You will excuse this apostrophe, as I know you unite with me in a personal respect and esteem for my opponent, though you utterly disapprove of his Arminian tenets, which, under, the plausible pretext of extending the grace of the gospel, enervate, if not annihilate it, and leave little or nothing of Ghace, but the name.

I am yours, &c.


Dear Sir,

Jmr. T. in his Ninth Letter, remarks on the evidence I offered for an absolute determination in the death of Christ to save some of the human race. " This sentiment," Mr. T. $ays, "whether true or false, he does not wish to oppose." (XIIJ. 92.) He would not dispute, it seems, about Christ'* dying with a view to the certain salvation of some, provided I would admit that, in another respect, he died for all mankind. Here, then, we seem to come nearer together than we sometimes are. The sense in which he pleads for the universal extent of Christ's death, is only to lay a foundation for this doctrine, that men, in general, may be saved, if they will; and this is what I admit: I ajlow, that the death of Christ hat opened a way, whereby God can, consistently with his justice, forgive any sinner whatever, who returns to him by Jesus Christ; and, if this may be called dying for men, which J shall not dispute, then it is admitted, that Christ died for all mankind. But I say, they will not come to Christ for life; and that, if Christ had died for no other end than to give them this offer, not one of them would have accepted it.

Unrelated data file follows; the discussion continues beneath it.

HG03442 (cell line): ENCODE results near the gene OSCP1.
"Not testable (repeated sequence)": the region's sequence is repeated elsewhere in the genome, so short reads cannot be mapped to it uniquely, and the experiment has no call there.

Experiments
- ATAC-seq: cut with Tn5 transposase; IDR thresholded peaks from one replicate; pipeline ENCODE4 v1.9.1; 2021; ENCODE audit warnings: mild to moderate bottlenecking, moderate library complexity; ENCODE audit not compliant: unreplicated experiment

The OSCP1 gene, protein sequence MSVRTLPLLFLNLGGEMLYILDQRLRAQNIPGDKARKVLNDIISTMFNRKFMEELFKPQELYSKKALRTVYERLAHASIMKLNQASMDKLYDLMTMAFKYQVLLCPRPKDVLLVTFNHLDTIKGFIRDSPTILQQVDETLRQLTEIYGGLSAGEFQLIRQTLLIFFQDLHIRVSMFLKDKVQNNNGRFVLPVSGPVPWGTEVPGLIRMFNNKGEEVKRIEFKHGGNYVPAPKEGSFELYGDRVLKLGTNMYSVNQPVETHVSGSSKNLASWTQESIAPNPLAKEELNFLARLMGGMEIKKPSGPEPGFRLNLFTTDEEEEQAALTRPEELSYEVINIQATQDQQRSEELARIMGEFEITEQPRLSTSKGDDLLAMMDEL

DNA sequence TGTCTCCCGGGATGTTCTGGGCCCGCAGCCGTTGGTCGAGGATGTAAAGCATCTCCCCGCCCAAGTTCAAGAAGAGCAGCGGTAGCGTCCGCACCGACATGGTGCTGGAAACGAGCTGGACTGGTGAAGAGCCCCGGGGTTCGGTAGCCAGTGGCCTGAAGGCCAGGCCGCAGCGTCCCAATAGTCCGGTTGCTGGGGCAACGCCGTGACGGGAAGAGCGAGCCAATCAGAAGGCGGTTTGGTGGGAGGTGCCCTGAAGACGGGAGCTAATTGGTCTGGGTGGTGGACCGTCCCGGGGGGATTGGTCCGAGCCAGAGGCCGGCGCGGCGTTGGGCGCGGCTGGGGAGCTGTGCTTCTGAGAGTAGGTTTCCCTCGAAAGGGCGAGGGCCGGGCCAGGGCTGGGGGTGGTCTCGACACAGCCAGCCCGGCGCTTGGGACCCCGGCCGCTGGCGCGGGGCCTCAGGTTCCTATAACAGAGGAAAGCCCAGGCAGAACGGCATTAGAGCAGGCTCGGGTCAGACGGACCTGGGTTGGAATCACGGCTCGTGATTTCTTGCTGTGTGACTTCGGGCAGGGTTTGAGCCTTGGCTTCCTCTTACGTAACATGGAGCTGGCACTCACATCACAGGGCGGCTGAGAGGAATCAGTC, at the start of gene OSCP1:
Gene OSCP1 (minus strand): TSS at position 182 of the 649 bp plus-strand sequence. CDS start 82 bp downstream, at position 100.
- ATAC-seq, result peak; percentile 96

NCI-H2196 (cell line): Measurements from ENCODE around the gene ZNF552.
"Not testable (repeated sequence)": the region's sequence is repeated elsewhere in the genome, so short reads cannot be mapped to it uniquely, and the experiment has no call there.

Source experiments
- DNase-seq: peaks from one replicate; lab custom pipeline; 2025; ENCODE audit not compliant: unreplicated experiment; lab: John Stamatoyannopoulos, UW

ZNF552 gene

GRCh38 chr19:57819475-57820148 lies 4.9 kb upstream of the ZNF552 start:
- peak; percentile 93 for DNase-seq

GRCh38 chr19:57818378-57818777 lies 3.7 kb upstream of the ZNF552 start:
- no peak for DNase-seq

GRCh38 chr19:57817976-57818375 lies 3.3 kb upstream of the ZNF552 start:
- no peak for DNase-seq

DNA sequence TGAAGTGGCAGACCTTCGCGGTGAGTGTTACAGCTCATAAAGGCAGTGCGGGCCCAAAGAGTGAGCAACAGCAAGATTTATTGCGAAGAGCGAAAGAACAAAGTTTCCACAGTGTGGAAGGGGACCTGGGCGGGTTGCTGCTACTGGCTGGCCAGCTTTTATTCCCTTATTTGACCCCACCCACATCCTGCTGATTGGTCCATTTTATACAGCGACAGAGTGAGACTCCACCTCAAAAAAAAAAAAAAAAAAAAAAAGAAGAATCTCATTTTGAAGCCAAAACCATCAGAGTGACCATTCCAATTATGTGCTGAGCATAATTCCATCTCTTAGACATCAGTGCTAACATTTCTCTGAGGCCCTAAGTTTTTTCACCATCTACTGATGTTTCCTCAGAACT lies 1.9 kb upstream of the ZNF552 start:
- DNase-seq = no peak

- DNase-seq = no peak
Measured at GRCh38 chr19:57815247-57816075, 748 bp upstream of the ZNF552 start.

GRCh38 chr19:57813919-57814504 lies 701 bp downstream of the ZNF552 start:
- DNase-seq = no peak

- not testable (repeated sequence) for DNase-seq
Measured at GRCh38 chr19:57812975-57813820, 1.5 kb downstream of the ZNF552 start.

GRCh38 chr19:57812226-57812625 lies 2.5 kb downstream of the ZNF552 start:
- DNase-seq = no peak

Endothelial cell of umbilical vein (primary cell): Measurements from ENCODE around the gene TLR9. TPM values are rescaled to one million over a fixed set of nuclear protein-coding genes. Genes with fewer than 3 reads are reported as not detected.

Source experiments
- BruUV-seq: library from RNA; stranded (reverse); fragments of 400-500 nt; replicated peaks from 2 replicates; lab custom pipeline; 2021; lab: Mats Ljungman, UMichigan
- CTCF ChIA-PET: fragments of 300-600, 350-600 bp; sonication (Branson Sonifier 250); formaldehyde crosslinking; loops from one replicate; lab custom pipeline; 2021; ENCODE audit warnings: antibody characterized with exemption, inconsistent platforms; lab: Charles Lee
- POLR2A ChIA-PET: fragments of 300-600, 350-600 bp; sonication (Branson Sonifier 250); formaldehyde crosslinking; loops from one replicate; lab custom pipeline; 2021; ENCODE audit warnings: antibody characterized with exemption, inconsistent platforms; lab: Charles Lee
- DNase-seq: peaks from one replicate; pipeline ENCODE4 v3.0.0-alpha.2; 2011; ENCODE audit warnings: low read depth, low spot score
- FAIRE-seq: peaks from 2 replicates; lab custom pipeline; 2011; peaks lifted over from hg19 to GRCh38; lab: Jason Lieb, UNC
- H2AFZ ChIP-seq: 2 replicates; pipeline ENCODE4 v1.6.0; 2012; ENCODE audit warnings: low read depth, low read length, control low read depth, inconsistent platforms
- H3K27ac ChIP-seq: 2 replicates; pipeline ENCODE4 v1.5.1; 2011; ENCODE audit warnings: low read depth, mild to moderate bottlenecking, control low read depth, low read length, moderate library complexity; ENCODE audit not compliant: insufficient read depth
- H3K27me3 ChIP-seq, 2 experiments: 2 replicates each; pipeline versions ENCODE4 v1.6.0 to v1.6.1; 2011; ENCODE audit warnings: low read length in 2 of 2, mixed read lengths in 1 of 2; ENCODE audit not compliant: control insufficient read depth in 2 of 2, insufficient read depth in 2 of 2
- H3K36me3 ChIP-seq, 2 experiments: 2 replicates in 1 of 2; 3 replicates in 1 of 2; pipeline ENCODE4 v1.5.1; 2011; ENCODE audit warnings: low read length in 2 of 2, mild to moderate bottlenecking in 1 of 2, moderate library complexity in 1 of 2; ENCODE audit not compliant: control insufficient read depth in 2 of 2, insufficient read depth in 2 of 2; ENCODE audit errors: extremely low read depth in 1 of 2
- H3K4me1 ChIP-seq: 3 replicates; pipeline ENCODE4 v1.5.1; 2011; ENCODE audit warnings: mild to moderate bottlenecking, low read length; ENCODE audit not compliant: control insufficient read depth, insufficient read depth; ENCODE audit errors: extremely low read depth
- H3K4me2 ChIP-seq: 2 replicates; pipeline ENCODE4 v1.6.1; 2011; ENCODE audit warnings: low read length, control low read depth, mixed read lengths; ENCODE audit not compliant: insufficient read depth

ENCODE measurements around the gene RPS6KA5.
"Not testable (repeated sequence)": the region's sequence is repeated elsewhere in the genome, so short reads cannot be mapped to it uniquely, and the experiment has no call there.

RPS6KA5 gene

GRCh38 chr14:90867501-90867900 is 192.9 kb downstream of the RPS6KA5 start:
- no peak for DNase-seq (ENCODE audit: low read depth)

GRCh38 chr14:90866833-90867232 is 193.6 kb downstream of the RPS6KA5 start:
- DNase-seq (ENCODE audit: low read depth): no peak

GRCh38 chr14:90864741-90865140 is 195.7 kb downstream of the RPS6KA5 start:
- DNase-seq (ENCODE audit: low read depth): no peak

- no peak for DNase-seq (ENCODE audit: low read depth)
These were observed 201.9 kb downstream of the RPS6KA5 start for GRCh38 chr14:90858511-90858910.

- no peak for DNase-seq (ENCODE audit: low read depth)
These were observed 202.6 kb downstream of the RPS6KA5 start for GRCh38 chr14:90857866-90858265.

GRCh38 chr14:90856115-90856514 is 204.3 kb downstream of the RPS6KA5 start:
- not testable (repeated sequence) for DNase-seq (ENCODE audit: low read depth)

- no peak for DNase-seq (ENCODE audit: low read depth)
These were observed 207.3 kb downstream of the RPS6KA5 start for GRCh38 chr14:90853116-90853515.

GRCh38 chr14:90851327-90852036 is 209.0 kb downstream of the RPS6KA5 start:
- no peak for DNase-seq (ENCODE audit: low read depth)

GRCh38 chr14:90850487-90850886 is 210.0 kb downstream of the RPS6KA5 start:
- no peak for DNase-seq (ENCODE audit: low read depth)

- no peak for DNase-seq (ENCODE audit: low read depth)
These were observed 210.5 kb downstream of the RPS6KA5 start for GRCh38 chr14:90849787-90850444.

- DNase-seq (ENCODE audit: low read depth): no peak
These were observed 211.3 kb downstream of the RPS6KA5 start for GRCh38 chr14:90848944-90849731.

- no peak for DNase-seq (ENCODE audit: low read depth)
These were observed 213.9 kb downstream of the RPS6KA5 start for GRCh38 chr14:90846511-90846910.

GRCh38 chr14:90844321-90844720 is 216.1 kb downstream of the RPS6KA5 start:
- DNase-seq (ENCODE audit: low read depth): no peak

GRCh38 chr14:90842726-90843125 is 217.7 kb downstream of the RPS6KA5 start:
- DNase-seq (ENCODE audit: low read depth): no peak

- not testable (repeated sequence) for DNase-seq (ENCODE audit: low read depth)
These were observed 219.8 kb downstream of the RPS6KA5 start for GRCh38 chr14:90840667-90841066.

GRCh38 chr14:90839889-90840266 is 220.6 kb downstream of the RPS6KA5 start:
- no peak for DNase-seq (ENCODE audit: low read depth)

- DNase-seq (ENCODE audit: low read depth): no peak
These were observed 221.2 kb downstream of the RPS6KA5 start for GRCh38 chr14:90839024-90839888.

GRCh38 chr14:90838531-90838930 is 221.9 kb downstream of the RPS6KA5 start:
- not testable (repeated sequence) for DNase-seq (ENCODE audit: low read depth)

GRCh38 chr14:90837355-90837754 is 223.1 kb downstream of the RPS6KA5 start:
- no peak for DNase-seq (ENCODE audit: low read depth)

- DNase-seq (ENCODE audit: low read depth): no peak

I hold as much as Mr. T. holds to any good purpose. I admit of a way being opened for the salvation of sinners without distinction ; and, what is more, that an effectual provision is made in the death of Christ, that that way shall not be unoccupied ; that he shall see of the travail of his soul, and be satisfied. Without this provision, I suppose no one would ever have been saved ; and the tendency of my reasoning is to prove, that all who are saved, are saved in consequence of it.